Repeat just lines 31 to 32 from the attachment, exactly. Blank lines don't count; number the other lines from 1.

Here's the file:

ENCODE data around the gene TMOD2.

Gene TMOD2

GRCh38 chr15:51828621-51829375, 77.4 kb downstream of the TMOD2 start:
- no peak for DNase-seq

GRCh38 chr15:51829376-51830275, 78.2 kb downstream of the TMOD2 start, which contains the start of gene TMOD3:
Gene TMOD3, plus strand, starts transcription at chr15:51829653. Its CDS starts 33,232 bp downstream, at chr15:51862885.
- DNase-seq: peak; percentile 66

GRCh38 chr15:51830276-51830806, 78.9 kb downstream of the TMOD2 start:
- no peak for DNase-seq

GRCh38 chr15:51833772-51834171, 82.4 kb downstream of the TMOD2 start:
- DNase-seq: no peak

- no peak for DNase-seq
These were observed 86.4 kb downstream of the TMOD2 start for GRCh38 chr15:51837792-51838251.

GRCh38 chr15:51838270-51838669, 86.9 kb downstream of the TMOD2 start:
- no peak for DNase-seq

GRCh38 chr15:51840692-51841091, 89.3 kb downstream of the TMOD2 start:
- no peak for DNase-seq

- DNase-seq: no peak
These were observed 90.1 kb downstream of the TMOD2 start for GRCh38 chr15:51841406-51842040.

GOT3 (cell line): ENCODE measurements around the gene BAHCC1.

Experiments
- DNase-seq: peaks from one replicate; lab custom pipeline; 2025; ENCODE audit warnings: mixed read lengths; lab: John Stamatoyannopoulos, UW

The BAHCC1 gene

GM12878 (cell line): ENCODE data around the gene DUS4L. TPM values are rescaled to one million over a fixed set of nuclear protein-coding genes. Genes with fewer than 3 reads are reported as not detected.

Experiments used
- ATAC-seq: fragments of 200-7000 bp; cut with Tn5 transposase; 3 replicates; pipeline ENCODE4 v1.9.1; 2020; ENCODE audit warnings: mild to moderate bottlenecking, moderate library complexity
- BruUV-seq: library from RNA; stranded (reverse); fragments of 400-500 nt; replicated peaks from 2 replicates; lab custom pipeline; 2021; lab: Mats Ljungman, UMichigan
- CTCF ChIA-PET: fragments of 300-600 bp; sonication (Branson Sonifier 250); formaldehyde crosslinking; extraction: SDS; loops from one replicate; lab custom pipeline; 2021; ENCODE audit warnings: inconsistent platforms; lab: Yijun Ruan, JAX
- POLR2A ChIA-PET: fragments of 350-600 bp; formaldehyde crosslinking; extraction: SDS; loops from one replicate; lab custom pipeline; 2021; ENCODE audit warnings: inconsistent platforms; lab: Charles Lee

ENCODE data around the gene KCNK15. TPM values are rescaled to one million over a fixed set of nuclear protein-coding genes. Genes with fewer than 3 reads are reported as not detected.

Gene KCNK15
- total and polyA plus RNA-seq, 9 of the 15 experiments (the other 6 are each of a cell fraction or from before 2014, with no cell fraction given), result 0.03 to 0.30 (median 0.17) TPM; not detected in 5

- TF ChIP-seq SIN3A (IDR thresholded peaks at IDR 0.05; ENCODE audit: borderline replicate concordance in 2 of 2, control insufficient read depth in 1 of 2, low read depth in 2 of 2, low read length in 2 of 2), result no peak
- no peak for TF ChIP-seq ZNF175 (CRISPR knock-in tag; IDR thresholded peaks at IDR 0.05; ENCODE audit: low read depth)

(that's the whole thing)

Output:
Gene KCNK15
- total and polyA plus RNA-seq, 9 of the 15 experiments (the other 6 are each of a cell fraction or from before 2014, with no cell fraction given), result 0.03 to 0.30 (median 0.17) TPM; not detected in 5